Payments company Ripple says it plans to invest in startups and technology companies to develop more uses for XRP, its cryptocurrency that is currently the third largest digital token behind bitcoin and Ethereum based on total market cap.
The value of XRP shot up in December and January following a crypto market rally that saw bitcoin reach nearly $20,000 per coin. The collective value of XRP was worth more than $128 billion at peak before a market crash in January walked those prices back significantly. Today, the token has a total market cap of around $30 billion, but Ripple has come under fire for a perceived lack of use for XRP, which has been marketed as a tool for banks but has attracted only cross-border payment services as customers.
Speaking on the sidelines at Money2020 in Singapore, Ripple CEO Brad Garlinghouse told TechCrunch that Ripple is staying focused on enabling banks to use its software solutions — a mix of services, some of which don’t utilize XRP — but it is eying investments in companies that could offer alternative uses for XRP.
“We, Ripple, will stay focused on solving that institutional use case, but we would certainly partner with companies that are looking to use XRP in lots of different ways,” said Garlinghouse, whose net worth was pegged at “at least $9.5 billion” by Forbes in January.
Garlinghouse said that Omni, a San Francisco-based startup that offers storage and rental services for goods, is a blueprint for that plan. Ripple and two of its executives led a $25 million investment in Omni in January and the startup has agreed to introduce XRP within its service.
“You should expect that you’ll see more of those,” Garlinghouse said.
Ripple is not the only company preparing to use the windfall of a highly-valued crypto token to advance its business or ecosystem. At least half a dozen companies that raised capital using ICOs are planning investment vehicles that would put money into companies that could use their product or platform, sources within the industry have told TechCrunch. Last month, a collective of prominent blockchain companies banded together to launch a $100 million grant fund that could also expand to cover for-profit investing, too.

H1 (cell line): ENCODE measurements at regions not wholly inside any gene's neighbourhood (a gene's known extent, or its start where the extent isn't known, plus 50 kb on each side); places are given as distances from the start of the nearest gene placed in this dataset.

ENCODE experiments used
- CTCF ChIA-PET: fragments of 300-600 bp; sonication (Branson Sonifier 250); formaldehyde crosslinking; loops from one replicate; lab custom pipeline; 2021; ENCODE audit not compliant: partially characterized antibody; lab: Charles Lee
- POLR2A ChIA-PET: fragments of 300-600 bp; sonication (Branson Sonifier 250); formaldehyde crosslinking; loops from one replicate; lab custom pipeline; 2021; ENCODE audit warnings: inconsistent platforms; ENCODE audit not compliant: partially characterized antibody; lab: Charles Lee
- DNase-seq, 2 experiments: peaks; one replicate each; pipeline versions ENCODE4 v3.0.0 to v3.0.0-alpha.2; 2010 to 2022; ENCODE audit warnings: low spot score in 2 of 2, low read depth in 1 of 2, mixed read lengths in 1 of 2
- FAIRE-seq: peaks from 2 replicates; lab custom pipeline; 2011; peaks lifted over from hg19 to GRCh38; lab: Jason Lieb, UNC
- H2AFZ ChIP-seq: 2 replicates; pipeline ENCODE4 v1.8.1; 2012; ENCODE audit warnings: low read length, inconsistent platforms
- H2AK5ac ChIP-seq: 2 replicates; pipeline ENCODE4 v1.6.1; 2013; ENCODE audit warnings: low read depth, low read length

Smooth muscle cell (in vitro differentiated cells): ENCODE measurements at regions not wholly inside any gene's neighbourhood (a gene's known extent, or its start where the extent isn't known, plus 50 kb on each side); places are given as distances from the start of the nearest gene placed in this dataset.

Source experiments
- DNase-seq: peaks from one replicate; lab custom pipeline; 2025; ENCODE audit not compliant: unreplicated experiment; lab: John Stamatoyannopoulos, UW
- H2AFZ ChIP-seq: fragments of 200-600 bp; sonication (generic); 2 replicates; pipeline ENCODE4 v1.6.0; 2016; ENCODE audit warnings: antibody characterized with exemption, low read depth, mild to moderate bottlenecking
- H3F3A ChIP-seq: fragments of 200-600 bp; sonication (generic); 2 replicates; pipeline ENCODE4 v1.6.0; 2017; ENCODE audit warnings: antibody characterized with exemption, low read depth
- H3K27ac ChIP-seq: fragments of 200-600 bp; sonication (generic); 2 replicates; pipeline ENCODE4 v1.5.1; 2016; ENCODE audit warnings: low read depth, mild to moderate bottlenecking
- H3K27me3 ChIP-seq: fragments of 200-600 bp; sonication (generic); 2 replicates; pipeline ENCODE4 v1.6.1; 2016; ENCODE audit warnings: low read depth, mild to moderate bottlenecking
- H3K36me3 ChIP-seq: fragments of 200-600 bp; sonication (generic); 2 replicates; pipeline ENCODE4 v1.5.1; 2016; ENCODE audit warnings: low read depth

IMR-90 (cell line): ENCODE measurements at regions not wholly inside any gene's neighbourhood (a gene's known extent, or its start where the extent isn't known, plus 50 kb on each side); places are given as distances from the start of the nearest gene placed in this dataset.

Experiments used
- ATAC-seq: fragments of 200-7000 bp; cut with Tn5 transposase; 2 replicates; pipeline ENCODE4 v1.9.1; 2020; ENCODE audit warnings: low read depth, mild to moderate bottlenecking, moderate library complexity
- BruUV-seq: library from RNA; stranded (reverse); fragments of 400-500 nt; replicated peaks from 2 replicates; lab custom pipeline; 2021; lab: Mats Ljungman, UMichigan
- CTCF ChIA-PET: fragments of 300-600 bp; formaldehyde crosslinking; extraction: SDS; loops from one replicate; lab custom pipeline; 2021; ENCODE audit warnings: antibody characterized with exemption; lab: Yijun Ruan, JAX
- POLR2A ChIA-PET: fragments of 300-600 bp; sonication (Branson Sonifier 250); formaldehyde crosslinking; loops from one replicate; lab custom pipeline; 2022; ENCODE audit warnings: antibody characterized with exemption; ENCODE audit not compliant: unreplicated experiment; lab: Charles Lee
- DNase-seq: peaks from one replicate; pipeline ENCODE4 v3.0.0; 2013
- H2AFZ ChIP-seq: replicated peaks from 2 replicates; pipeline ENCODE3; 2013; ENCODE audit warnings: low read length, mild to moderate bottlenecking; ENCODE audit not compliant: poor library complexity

In Ripple’s case, however, using XRP for micro-payments and marketplaces represents a much different value proposition from its core proposal, which is a cryptocurrency that banks and financial institutions will use.
Ripple has been criticized for failing to attract banks to XRP, with its public customer base consisting of cross-border remittance services that are trialing XRP as one currency within their payment flows.
Responding to a question on stage at Money2020, Garlinghouse said concerns around volatility in XRP for payment services are “fake news.”
The Ripple CEO pointed out that with payment completion taking a number of seconds, the bumpy highs and lows of crypto wouldn’t impact a sale directly. The question remains, then, why banks aren’t adopting XRP. Garlinghouse believes it’ll take time but change will come.
He noted a similarity in the emergence of VoIP — he previously founded VoIP company DialPad, which was acquired by Yahoo — which, he said, current AT&T chairman Randall Stephenson once said would never take off. Today, it has become standard.
The big question for Ripple’s expansion into alternative uses for XRP is whether it can find the right partners to give it some meaning. For now, Ripple looks to some like an asset that’s seeking justification for its valuation.
Note: The author owns a small amount of cryptocurrency.